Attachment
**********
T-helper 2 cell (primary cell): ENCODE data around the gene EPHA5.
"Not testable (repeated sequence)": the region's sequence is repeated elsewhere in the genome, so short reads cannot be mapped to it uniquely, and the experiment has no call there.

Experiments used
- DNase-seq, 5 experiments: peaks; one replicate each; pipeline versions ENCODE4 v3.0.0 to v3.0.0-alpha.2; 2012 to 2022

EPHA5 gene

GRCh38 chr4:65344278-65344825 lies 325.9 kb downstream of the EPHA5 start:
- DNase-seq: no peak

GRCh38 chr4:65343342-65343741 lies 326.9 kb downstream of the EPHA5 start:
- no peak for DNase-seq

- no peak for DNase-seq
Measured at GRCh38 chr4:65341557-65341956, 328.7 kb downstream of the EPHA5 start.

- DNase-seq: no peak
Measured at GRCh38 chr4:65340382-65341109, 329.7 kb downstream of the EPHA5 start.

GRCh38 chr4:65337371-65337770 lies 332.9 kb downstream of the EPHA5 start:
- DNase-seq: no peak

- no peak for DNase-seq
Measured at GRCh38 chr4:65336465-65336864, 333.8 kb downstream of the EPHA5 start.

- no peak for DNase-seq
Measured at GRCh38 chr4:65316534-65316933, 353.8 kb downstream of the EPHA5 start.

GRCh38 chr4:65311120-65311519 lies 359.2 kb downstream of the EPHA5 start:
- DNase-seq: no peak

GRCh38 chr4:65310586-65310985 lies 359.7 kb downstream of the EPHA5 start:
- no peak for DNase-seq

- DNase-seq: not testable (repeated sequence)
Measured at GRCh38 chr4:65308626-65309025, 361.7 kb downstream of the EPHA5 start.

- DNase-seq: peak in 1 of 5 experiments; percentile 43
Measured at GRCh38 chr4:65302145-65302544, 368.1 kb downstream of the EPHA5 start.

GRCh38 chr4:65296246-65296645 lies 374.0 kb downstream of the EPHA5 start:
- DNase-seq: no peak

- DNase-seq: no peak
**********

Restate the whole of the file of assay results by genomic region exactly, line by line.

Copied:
T-helper 2 cell (primary cell): ENCODE data around the gene EPHA5.
"Not testable (repeated sequence)": the region's sequence is repeated elsewhere in the genome, so short reads cannot be mapped to it uniquely, and the experiment has no call there.

Experiments used
- DNase-seq, 5 experiments: peaks; one replicate each; pipeline versions ENCODE4 v3.0.0 to v3.0.0-alpha.2; 2012 to 2022

EPHA5 gene

GRCh38 chr4:65344278-65344825 lies 325.9 kb downstream of the EPHA5 start:
- DNase-seq: no peak

GRCh38 chr4:65343342-65343741 lies 326.9 kb downstream of the EPHA5 start:
- no peak for DNase-seq

- no peak for DNase-seq
Measured at GRCh38 chr4:65341557-65341956, 328.7 kb downstream of the EPHA5 start.

- DNase-seq: no peak
Measured at GRCh38 chr4:65340382-65341109, 329.7 kb downstream of the EPHA5 start.

GRCh38 chr4:65337371-65337770 lies 332.9 kb downstream of the EPHA5 start:
- DNase-seq: no peak

- no peak for DNase-seq
Measured at GRCh38 chr4:65336465-65336864, 333.8 kb downstream of the EPHA5 start.

- no peak for DNase-seq
Measured at GRCh38 chr4:65316534-65316933, 353.8 kb downstream of the EPHA5 start.

GRCh38 chr4:65311120-65311519 lies 359.2 kb downstream of the EPHA5 start:
- DNase-seq: no peak

GRCh38 chr4:65310586-65310985 lies 359.7 kb downstream of the EPHA5 start:
- no peak for DNase-seq

- DNase-seq: not testable (repeated sequence)
Measured at GRCh38 chr4:65308626-65309025, 361.7 kb downstream of the EPHA5 start.

- DNase-seq: peak in 1 of 5 experiments; percentile 43
Measured at GRCh38 chr4:65302145-65302544, 368.1 kb downstream of the EPHA5 start.

GRCh38 chr4:65296246-65296645 lies 374.0 kb downstream of the EPHA5 start:
- DNase-seq: no peak

- DNase-seq: no peak